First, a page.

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Hiking the 1,700-Mile Keystone Pipeline 'Trail'
Ken Ilgunas wanted to learn more about the controversial pipeline. So he strapped on a pair of hiking boots and hit the trail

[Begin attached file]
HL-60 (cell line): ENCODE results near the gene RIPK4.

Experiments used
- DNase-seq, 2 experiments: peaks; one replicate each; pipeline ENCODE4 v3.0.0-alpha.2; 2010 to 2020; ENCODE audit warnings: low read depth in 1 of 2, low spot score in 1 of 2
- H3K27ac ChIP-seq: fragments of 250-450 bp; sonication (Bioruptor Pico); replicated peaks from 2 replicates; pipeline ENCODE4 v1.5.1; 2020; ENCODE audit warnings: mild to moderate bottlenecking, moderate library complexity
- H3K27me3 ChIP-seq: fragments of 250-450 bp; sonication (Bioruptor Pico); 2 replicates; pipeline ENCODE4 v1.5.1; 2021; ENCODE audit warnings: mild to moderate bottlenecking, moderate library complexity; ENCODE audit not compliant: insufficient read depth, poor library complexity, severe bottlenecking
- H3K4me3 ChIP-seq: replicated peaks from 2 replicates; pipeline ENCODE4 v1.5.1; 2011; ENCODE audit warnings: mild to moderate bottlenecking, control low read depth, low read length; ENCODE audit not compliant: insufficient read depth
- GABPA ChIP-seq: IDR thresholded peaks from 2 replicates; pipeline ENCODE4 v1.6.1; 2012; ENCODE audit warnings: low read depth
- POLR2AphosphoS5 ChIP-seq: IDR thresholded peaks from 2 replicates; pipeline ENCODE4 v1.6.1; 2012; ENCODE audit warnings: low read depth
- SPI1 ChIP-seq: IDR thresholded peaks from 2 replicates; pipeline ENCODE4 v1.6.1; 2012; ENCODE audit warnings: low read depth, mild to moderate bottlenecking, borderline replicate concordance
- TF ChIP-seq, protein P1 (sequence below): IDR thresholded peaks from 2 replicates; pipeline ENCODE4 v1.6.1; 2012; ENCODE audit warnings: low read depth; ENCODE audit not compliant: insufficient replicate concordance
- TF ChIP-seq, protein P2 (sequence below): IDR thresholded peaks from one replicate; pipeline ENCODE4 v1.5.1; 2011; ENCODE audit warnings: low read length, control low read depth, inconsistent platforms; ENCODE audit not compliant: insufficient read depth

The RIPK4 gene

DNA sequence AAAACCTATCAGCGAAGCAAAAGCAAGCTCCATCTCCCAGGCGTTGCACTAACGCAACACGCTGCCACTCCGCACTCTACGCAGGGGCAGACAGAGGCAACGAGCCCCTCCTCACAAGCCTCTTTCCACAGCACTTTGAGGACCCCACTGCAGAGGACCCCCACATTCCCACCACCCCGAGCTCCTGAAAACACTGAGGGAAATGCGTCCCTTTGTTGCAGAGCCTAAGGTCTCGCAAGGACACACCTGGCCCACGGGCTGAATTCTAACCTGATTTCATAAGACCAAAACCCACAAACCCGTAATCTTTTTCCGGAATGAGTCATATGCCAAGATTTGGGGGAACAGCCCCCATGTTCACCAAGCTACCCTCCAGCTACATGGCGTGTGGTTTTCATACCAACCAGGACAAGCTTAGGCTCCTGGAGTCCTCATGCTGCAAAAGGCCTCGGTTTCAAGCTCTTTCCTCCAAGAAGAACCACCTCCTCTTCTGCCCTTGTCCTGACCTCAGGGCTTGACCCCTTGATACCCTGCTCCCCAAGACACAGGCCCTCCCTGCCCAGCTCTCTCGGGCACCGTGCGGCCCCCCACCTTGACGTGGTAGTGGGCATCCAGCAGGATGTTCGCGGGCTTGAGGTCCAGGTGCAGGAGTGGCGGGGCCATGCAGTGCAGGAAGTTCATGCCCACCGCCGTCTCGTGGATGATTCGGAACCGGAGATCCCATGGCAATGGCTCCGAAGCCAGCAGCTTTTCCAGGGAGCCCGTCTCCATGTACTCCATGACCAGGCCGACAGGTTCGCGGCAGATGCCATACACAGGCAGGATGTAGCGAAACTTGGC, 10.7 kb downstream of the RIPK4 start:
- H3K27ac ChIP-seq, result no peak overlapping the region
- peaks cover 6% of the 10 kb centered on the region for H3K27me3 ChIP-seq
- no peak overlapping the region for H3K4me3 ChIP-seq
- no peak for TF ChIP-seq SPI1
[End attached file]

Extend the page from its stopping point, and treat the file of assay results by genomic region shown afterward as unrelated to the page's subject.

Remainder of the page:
“I live a pretty unconventional life,” Ken Ilgunas tells me, speaking over Skype from a community library in Marion, Kansas. It’s a typical understatement for Ilgunas, who has the kind of ultra-low-key demeanor one acquires after many nights in the backcountry by oneself. In September, after a year of minimalist living in his van, Ilgunas, 29, was on the hunt for a new adventure. He’d been following the controversy over the Keystone XL pipeline, heard stories of the landscapes it could jeopardize, and decided the best thing to do would be to go see the thing first-hand. So in September, he found a State Department map, strapped on a pair of good hiking boots, hitchhiked to Canada, and started walking the 1,700-mile route the pipe, if built, will take from the tar sands to ports in the Gulf of Mexico. He expects to finish his journey mid-February; along the way he’s encountered frigid cold, charging moose, cows (lots of cows), and plenty of folks who want to keep the pipe out of their backyards.